Theoretically, using a press brake to bend material is a case of applying basic trigonometry. Operators force a flat material into a V opening and bend it until you achieve the desired angle.
Especially when you’re working with thin-gauge material, however, bending becomes much more complicated. Small variances – like minor deviations from the beam positions or wrinkling material – can cause big problems and produce defective parts.
An article in the March 2016 edition of Canadian Fabricating and Welding delved deeper into this issue. We’ve highlighted some of its main points, including common problems operators encounter when bending thin material, tips for successfully coining and air bending, and bend measuring devices that can help guarantee the right bend every time.
Overcoming Common Challenges Associated with Bending Thin Material
Some of the biggest challenges operators face when bending thin materials include:
- Achieving the proper radii on your punches and dies. Having too large a die radius gives the material too much space to move around. The same logic applies to the punch radius. If it’s too big, that creates problems as the material will be more prone to warping as you’re applying downward pressure.
- Guaranteeing the correct V-Die channel. When you’re air bending using a press brake, the V-Die channel is usually eight times the material thickness. As the material thickness decreases, that ratio will do down.
- Springback will become more of an issue since you’re not bending as deep or applying as much pressure. To minimize springback, you can either overbend or hold the pressure down for slightly longer.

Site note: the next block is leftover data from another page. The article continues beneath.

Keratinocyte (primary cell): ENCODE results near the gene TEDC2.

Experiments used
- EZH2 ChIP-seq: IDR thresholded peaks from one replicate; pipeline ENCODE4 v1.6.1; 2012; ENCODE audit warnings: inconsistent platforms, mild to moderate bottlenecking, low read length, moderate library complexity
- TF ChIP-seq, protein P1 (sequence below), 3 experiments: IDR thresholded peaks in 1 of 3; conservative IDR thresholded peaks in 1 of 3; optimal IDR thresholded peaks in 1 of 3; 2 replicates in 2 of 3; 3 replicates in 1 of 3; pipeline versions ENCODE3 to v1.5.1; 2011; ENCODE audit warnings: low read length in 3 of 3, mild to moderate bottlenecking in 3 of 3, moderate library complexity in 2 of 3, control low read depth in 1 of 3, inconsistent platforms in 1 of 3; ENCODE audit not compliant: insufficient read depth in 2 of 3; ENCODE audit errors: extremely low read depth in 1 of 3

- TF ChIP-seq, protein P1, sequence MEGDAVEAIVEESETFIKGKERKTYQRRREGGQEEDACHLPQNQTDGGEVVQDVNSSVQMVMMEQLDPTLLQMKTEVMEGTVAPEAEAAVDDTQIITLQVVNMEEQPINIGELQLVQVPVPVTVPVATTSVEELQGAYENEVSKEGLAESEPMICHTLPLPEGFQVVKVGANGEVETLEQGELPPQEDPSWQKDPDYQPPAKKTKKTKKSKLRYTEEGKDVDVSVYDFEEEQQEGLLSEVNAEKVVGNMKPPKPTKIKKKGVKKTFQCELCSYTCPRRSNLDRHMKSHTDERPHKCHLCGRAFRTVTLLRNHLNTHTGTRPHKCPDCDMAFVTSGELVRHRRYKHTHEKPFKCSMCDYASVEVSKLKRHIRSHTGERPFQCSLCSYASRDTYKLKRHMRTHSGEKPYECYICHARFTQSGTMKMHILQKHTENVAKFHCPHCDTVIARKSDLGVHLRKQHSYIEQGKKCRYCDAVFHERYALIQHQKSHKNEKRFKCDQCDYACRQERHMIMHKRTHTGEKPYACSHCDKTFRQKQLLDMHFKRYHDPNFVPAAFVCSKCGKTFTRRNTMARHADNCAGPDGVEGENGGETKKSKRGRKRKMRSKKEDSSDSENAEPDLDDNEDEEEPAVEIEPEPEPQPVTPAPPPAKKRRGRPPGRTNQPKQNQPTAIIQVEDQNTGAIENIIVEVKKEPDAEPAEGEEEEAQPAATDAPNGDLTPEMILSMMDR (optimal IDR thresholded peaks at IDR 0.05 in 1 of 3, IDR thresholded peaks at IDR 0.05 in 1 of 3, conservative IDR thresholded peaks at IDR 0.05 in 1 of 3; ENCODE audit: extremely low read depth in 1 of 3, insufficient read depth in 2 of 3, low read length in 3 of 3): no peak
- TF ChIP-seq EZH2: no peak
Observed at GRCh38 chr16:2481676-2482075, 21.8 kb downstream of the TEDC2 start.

Coining and Air Bending Thin Materials
Coining often requires operators to use high tonnages, which can be a problem if you’re working with thinner materials.
Exerting too much pressure on thin materials can cause:
- Tools to wear more quickly and easily
- Die markings to be created around the part’s edge
- The material to weaken at its radius, making it more prone to failure and resulting in broken parts
It’s important to work with caution when coining, thin delicate material.
Air bending requires less tonnage than coining and is generally quicker, since the operator doesn’t need to complete trials or adjustments. Air bending will, however, require different bend reductions than coining. Operators will need to resize some of their blanks when air bending thin materials.
Quality Materials and Careful Handling are Key to Successful Bending
Especially with thin material, it’s important to work with quality materials to ensure the best results.
To prevent burrs forming on the material’s edge, operators should ensure that:
- The tooling cutting the material is sharpened
- Proper clearances are used on turrets
- The laser beam is focused properly
If unchecked, burrs will drag along the die and cause growth on the flange.
Making the right decisions when it comes to bending thin materials will become easier with more practice. With more firsthand experience using the machines in their shop, operators will find themselves on the road to becoming seasoned and skilled press brake operators.
Westway Machinery is the Canadian leader in press brakes, proudly distributing SafanDarley electric models and Baykal hydraulic press brakes. Contact us to find out more about our products and services.
For a complete guide to press brakes, click here.
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